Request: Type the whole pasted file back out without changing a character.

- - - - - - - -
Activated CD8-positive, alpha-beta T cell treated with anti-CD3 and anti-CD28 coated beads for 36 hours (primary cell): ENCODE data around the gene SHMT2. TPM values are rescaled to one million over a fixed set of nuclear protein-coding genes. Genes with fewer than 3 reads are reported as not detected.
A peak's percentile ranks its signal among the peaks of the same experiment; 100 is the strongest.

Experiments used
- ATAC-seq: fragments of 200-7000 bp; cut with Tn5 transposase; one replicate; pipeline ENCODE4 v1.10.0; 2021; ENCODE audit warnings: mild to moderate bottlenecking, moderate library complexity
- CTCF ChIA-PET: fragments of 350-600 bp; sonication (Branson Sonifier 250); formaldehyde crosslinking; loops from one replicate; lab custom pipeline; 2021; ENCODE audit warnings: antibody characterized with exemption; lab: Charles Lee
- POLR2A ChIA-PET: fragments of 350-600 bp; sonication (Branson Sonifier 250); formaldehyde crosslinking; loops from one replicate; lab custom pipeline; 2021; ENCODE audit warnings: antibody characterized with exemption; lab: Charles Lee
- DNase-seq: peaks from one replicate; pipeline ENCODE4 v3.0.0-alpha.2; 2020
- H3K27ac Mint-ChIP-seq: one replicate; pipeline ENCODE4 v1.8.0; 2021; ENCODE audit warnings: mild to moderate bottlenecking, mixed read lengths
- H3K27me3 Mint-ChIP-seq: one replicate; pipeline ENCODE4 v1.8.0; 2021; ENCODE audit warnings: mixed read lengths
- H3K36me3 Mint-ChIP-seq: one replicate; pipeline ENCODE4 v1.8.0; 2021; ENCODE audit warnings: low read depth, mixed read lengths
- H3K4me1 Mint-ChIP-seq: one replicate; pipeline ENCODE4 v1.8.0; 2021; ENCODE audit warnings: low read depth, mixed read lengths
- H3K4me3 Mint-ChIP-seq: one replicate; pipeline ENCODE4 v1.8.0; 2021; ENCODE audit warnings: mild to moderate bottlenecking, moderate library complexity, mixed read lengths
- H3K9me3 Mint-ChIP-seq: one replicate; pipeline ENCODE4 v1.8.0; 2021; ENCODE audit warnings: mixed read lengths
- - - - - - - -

Activated CD8-positive, alpha-beta T cell treated with anti-CD3 and anti-CD28 coated beads for 36 hours (primary cell): ENCODE data around the gene SHMT2. TPM values are rescaled to one million over a fixed set of nuclear protein-coding genes. Genes with fewer than 3 reads are reported as not detected.
A peak's percentile ranks its signal among the peaks of the same experiment; 100 is the strongest.

Experiments used
- ATAC-seq: fragments of 200-7000 bp; cut with Tn5 transposase; one replicate; pipeline ENCODE4 v1.10.0; 2021; ENCODE audit warnings: mild to moderate bottlenecking, moderate library complexity
- CTCF ChIA-PET: fragments of 350-600 bp; sonication (Branson Sonifier 250); formaldehyde crosslinking; loops from one replicate; lab custom pipeline; 2021; ENCODE audit warnings: antibody characterized with exemption; lab: Charles Lee
- POLR2A ChIA-PET: fragments of 350-600 bp; sonication (Branson Sonifier 250); formaldehyde crosslinking; loops from one replicate; lab custom pipeline; 2021; ENCODE audit warnings: antibody characterized with exemption; lab: Charles Lee
- DNase-seq: peaks from one replicate; pipeline ENCODE4 v3.0.0-alpha.2; 2020
- H3K27ac Mint-ChIP-seq: one replicate; pipeline ENCODE4 v1.8.0; 2021; ENCODE audit warnings: mild to moderate bottlenecking, mixed read lengths
- H3K27me3 Mint-ChIP-seq: one replicate; pipeline ENCODE4 v1.8.0; 2021; ENCODE audit warnings: mixed read lengths
- H3K36me3 Mint-ChIP-seq: one replicate; pipeline ENCODE4 v1.8.0; 2021; ENCODE audit warnings: low read depth, mixed read lengths
- H3K4me1 Mint-ChIP-seq: one replicate; pipeline ENCODE4 v1.8.0; 2021; ENCODE audit warnings: low read depth, mixed read lengths
- H3K4me3 Mint-ChIP-seq: one replicate; pipeline ENCODE4 v1.8.0; 2021; ENCODE audit warnings: mild to moderate bottlenecking, moderate library complexity, mixed read lengths
- H3K9me3 Mint-ChIP-seq: one replicate; pipeline ENCODE4 v1.8.0; 2021; ENCODE audit warnings: mixed read lengths